Government Sets Out Vision for Digital Britain
The UK Government has promised a report early next year containing recommendations of potential improvements which could be made in the country’s digital economy. New Media Knowledge asked the industry for its reaction.
The Communications, Technology and Broadcasting Minister, Stephen Carter, will spearhead the Government’s “Digital Britain Report” (DBR) – promised by the spring of 2009 - which will look mainly at closing the digital divide in Britain but also at how content is provided.
Writing in The Times newspaper, Prime Minister Gordon Brown said: “The objectives the DBR will look to deliver are open markets; empowered and informed consumers and citizens; universal access to high-quality content, a responsive, up-to-date regulatory framework and, importantly, a world-leading position for the UK in this critical sector.”
He continued: “We are seeing yet more innovation as networks converge and the services people enjoy and businesses depend on — video, audio, music, news, interaction — are each delivered by many means, rather than one.”
As well as widespread broadband adoption, the report will look at digital radio, content provision, Internet safety, IT and media literacy skills, public service content and ways to promote innovation and job creation in the production sector.
The ICT and broadcasting industries combined make up almost six per cent of the UK’s gross domestic product (GDP), with a turnover of over £52 billion a year. Half a million people are employed in these sectors across the country.
The communications watchdog Ofcom has publicly backed the report, but where does this leave players within Public Sector Broadcasting (PSB)? For Michael Ridley, a partner at law firm DLA Piper, PSB is now at a crossroads.
“PSB is like an endangered species in that it is rare, exists in a fragile environment and it won’t take much to destroy its habitat. Once it is gone, it will be extinct,” he told NMK. “Similarly, if Channel 4 is sold-off, its privatisation means it will never be able to retain its unique remit and role in the PSB ecosystem. Ofcom has already spent a huge amount of time on the issue of PSB and it will be interesting to see if or how these conclusions are factored into this new report.”
Ridley believes that the debate itself raises very interesting questions over the role of regulators, and Ofcom specifically, in the industry.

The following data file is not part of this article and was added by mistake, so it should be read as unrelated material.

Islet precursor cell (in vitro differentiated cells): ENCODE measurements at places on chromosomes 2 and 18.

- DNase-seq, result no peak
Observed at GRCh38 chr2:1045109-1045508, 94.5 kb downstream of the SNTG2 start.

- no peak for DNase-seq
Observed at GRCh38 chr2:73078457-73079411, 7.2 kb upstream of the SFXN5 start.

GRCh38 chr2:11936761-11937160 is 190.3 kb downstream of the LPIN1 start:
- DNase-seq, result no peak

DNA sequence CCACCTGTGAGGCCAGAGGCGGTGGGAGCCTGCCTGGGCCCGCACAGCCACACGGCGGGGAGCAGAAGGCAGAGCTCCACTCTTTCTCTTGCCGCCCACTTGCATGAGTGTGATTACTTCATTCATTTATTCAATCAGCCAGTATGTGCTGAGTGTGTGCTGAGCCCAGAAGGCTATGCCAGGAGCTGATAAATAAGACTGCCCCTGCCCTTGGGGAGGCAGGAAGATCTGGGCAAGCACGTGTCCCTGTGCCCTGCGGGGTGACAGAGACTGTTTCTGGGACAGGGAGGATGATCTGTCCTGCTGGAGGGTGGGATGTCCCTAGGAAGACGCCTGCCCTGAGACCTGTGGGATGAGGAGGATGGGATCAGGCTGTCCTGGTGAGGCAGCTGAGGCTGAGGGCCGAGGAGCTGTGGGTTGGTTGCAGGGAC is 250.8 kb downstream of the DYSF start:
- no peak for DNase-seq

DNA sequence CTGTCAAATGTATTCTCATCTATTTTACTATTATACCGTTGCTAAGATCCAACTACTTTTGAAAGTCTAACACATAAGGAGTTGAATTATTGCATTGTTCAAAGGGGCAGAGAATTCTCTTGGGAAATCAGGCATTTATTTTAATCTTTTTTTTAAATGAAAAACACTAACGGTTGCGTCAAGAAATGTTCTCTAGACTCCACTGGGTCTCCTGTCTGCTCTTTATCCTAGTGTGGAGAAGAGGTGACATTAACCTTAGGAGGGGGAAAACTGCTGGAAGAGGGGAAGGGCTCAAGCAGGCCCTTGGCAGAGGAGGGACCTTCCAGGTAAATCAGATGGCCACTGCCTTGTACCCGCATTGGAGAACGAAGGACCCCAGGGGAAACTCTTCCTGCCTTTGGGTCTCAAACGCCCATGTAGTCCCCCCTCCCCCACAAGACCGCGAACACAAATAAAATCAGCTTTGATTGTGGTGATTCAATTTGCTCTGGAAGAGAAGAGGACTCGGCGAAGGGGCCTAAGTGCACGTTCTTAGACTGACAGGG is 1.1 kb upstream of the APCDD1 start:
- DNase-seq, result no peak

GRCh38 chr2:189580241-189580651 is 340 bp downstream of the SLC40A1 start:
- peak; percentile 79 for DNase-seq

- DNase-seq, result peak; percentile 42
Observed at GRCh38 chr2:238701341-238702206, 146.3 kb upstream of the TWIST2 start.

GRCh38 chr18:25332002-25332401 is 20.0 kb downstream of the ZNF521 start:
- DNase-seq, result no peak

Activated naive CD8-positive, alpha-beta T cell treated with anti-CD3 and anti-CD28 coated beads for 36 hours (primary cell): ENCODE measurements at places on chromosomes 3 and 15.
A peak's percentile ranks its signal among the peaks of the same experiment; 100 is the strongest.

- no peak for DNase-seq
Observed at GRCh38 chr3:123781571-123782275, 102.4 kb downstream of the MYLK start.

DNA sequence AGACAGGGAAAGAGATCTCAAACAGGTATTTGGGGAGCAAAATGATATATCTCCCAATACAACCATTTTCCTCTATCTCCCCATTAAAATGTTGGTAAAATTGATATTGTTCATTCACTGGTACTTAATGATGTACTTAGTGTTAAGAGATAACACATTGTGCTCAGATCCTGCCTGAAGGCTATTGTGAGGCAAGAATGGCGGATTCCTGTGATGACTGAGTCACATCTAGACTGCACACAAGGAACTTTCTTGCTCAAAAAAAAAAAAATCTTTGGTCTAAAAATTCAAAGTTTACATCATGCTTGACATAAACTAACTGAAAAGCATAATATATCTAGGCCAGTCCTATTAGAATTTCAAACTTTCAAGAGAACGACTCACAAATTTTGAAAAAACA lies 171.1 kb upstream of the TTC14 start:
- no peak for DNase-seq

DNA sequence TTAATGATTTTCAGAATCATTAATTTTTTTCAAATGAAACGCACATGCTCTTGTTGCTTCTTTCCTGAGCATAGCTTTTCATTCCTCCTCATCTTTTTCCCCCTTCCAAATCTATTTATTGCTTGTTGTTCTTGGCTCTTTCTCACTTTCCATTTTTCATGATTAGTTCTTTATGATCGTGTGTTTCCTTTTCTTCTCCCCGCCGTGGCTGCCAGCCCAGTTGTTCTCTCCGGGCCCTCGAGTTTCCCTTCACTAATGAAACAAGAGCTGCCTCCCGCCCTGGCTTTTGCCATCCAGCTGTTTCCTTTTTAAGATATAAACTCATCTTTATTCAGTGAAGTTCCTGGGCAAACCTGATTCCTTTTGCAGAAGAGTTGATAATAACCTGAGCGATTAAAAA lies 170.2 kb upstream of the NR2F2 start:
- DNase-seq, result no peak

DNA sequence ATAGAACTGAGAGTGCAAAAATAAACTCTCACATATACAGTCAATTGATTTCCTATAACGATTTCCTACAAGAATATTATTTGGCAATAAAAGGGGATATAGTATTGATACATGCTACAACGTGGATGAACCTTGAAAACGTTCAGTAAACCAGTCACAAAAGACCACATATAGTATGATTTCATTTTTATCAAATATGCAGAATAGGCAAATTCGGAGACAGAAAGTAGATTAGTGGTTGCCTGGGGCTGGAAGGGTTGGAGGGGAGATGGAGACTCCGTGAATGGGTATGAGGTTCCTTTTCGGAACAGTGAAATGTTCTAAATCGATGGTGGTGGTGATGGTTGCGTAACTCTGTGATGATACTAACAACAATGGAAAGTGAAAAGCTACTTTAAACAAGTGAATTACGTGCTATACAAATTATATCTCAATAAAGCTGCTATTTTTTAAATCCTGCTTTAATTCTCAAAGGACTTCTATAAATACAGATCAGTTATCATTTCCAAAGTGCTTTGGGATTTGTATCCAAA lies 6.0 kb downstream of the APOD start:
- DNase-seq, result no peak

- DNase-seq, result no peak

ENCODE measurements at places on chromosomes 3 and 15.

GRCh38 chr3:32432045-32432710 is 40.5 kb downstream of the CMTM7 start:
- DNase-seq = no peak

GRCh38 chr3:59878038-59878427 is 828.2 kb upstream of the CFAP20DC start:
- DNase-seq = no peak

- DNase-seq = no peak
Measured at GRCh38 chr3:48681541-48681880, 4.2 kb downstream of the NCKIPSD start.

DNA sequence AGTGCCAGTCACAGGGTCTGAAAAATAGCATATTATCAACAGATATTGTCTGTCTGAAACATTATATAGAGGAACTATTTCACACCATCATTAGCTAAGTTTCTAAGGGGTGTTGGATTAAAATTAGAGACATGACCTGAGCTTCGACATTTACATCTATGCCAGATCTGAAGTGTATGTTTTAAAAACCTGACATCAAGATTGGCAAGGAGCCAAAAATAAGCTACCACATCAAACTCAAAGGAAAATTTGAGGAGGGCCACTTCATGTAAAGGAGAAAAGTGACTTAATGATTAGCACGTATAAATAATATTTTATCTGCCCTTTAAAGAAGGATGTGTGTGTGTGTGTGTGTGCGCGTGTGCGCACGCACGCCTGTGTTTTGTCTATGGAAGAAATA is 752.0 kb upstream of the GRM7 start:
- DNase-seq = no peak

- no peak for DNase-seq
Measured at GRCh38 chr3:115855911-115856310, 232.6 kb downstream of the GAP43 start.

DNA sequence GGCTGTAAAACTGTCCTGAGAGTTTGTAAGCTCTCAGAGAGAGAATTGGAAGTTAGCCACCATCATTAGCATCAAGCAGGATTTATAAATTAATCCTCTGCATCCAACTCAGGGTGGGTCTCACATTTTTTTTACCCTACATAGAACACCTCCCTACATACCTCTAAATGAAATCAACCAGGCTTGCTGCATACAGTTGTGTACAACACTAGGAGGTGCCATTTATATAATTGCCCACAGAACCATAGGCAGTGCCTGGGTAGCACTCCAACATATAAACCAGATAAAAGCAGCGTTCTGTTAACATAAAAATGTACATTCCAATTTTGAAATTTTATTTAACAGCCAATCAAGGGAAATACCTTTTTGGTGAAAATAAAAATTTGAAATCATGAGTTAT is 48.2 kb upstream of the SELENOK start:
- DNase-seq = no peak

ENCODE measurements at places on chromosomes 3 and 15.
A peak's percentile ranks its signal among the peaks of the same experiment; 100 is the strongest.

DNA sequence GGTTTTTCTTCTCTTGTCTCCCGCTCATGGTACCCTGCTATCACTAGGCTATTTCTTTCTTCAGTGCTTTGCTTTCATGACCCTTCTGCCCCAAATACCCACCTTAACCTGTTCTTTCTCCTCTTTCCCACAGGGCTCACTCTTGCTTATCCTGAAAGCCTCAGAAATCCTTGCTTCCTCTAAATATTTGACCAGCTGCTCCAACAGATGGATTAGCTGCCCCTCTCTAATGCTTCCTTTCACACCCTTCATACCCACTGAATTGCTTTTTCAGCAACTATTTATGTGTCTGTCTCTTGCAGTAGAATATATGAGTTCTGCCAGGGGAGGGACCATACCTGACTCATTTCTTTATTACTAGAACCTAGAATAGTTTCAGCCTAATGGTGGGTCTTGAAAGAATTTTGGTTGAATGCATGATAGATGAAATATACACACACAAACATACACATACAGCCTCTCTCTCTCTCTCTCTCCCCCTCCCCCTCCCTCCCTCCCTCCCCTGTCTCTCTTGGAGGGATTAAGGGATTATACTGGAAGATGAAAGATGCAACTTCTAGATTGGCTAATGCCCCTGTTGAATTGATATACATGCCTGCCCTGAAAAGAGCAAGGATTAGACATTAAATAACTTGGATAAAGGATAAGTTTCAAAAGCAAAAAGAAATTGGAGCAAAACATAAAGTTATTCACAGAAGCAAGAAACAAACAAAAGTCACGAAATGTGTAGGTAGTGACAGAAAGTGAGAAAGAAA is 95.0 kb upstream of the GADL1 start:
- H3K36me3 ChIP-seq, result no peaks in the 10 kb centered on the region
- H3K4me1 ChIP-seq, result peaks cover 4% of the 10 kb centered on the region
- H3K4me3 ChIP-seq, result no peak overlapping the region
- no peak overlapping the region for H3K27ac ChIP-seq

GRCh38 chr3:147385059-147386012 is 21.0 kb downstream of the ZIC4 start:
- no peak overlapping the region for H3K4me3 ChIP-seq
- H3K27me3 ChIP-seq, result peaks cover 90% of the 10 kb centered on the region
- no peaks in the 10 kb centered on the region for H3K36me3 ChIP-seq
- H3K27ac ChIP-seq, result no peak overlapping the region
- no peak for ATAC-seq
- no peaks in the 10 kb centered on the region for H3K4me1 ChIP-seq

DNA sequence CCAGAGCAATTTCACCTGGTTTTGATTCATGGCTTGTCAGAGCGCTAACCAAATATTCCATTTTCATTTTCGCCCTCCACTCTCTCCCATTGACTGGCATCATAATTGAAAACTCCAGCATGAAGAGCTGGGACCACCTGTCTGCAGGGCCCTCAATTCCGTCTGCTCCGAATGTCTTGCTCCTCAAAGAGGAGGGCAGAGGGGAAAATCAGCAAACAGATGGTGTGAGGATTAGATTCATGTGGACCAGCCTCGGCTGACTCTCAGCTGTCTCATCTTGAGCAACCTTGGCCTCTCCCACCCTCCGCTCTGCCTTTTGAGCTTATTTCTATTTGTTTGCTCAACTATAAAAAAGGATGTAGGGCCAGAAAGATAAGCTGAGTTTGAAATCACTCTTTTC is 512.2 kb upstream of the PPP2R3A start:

“The worry with any regulator is the extent of its domain of control and influence. There are already signs of Ofcom seeking to extend its remit on Internet regulation,” he said. “Clearly, with the Internet there are obvious areas that need protection – for example, children - but they are arguably pretty well addressed now. Equally, there are also huge challenges to maintaining PSB in a truly digital age, but we must try. And we must try to ensure we get it right and strike the right balance between self-regulation and regulator rule”
Xavier Adam, Managing Director of digital marketing agency, AMC Network, does not believe the Digital Britain Report will have a major impact on the UK’s digital economy.
“The UK has been a hotbed of innovation throughout history. Therefore it is no surprise that it continues to be so, regardless of government intervention and 'mollycoddling',” he said. “There is a lack of Government support for people starting out and the digital sector, but plenty of accolades when it goes the right way. Other countries have been far more successful at harnessing innovation, when by comparison they have a limited history in this area.”
Into The Great Wide Open
So what would Public Sector Broadcasters like to see from Carter’s report? Richard Titus, Controller of User Experience and Design at BBC Future Media and Technology, wants greater openness and the right infrastructure to deliver content.
“The biggest challenge we see today centre around how to promote greater openness, transparency and inter-connectedness,” he told NMK. “We would like to see a discussion of ways to incentivise and encourage greater investment in infrastructure and capacity in all Internet Protocol (IP) networks, particularly in the broadband backhaul.”
Titus added that he wants all audiences to have the opportunity to consume rich, personal and relevant content on whatever device they desire, without limitation of personal and public choice. He also said it was vital to encourage greater digital literacy, through an expansion of digital public services to reach all of Britain, but particularly the underserved.
Freedom of Information
So how does the UK’s digital industry currently stand up, especially given the worsening economic situation? Titus believes we have many reasons to be optimistic.
“In this time of economic challenge I believe the usage of digital media devices - including the Internet, mobile phones and red button interactive television, as well as new digital media services - will provide a real opportunity for us to help inform, educate and entertain our audiences across all platforms,” he said. “The Government can facilitate this by encouraging openness, investment and digital literacy. In addition, increasing entrepreneurialism, particularly in the digital space, in parallel to strengthening public services can only further the goal of promoting a truly digital Britain.”
DLA Piper’s Ridley believes that for the UK’s digital economy to flourish it needs certain freedoms from government. “Wherever possible, intervention should be by way of reserve powers. Innovation comes about and thrives despite, and not because, of regulators,” he concluded.